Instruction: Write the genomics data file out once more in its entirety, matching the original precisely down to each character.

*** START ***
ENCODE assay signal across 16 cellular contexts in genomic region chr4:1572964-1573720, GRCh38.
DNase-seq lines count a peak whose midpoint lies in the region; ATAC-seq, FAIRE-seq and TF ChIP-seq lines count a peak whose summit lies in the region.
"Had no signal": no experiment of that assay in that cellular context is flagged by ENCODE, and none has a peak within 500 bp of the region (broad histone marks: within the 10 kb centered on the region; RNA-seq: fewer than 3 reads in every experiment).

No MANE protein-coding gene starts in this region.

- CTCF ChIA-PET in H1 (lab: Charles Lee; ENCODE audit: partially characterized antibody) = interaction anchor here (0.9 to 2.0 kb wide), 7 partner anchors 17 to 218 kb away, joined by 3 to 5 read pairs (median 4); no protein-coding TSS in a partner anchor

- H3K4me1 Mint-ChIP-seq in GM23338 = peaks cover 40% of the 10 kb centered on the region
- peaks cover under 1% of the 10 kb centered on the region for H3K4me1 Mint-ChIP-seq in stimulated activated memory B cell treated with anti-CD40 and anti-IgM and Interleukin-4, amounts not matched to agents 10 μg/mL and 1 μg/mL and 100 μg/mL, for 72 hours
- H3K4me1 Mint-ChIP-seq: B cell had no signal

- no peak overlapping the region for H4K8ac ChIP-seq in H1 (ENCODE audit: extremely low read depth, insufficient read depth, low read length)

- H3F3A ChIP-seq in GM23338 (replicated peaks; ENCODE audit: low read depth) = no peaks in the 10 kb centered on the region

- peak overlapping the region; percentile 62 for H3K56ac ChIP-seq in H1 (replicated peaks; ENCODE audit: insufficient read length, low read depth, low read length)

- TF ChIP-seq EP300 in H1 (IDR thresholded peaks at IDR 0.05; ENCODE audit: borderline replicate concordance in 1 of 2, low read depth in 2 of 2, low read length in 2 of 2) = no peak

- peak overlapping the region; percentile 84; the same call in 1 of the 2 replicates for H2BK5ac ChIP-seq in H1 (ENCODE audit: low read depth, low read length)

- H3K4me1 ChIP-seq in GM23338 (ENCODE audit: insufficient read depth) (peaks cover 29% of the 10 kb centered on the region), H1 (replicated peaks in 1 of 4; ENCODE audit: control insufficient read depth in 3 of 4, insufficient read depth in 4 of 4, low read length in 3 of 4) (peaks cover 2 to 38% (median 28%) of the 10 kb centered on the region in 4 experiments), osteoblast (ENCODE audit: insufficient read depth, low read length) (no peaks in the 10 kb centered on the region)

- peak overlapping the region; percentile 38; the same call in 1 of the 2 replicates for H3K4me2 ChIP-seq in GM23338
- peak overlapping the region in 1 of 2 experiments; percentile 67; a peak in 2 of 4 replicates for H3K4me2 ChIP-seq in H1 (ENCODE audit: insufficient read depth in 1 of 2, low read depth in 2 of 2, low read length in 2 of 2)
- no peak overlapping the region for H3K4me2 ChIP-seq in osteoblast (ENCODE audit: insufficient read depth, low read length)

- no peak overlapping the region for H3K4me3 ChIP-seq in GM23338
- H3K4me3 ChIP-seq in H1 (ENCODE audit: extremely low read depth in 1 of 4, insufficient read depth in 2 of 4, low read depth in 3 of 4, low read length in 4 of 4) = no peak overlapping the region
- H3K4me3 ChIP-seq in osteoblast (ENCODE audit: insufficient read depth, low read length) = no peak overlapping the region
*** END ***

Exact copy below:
ENCODE assay signal across 16 cellular contexts in genomic region chr4:1572964-1573720, GRCh38.
DNase-seq lines count a peak whose midpoint lies in the region; ATAC-seq, FAIRE-seq and TF ChIP-seq lines count a peak whose summit lies in the region.
"Had no signal": no experiment of that assay in that cellular context is flagged by ENCODE, and none has a peak within 500 bp of the region (broad histone marks: within the 10 kb centered on the region; RNA-seq: fewer than 3 reads in every experiment).

No MANE protein-coding gene starts in this region.

- CTCF ChIA-PET in H1 (lab: Charles Lee; ENCODE audit: partially characterized antibody) = interaction anchor here (0.9 to 2.0 kb wide), 7 partner anchors 17 to 218 kb away, joined by 3 to 5 read pairs (median 4); no protein-coding TSS in a partner anchor

- H3K4me1 Mint-ChIP-seq in GM23338 = peaks cover 40% of the 10 kb centered on the region
- peaks cover under 1% of the 10 kb centered on the region for H3K4me1 Mint-ChIP-seq in stimulated activated memory B cell treated with anti-CD40 and anti-IgM and Interleukin-4, amounts not matched to agents 10 μg/mL and 1 μg/mL and 100 μg/mL, for 72 hours
- H3K4me1 Mint-ChIP-seq: B cell had no signal

- no peak overlapping the region for H4K8ac ChIP-seq in H1 (ENCODE audit: extremely low read depth, insufficient read depth, low read length)

- H3F3A ChIP-seq in GM23338 (replicated peaks; ENCODE audit: low read depth) = no peaks in the 10 kb centered on the region

- peak overlapping the region; percentile 62 for H3K56ac ChIP-seq in H1 (replicated peaks; ENCODE audit: insufficient read length, low read depth, low read length)

- TF ChIP-seq EP300 in H1 (IDR thresholded peaks at IDR 0.05; ENCODE audit: borderline replicate concordance in 1 of 2, low read depth in 2 of 2, low read length in 2 of 2) = no peak

- peak overlapping the region; percentile 84; the same call in 1 of the 2 replicates for H2BK5ac ChIP-seq in H1 (ENCODE audit: low read depth, low read length)

- H3K4me1 ChIP-seq in GM23338 (ENCODE audit: insufficient read depth) (peaks cover 29% of the 10 kb centered on the region), H1 (replicated peaks in 1 of 4; ENCODE audit: control insufficient read depth in 3 of 4, insufficient read depth in 4 of 4, low read length in 3 of 4) (peaks cover 2 to 38% (median 28%) of the 10 kb centered on the region in 4 experiments), osteoblast (ENCODE audit: insufficient read depth, low read length) (no peaks in the 10 kb centered on the region)

- peak overlapping the region; percentile 38; the same call in 1 of the 2 replicates for H3K4me2 ChIP-seq in GM23338
- peak overlapping the region in 1 of 2 experiments; percentile 67; a peak in 2 of 4 replicates for H3K4me2 ChIP-seq in H1 (ENCODE audit: insufficient read depth in 1 of 2, low read depth in 2 of 2, low read length in 2 of 2)
- no peak overlapping the region for H3K4me2 ChIP-seq in osteoblast (ENCODE audit: insufficient read depth, low read length)

- no peak overlapping the region for H3K4me3 ChIP-seq in GM23338
- H3K4me3 ChIP-seq in H1 (ENCODE audit: extremely low read depth in 1 of 4, insufficient read depth in 2 of 4, low read depth in 3 of 4, low read length in 4 of 4) = no peak overlapping the region
- H3K4me3 ChIP-seq in osteoblast (ENCODE audit: insufficient read depth, low read length) = no peak overlapping the region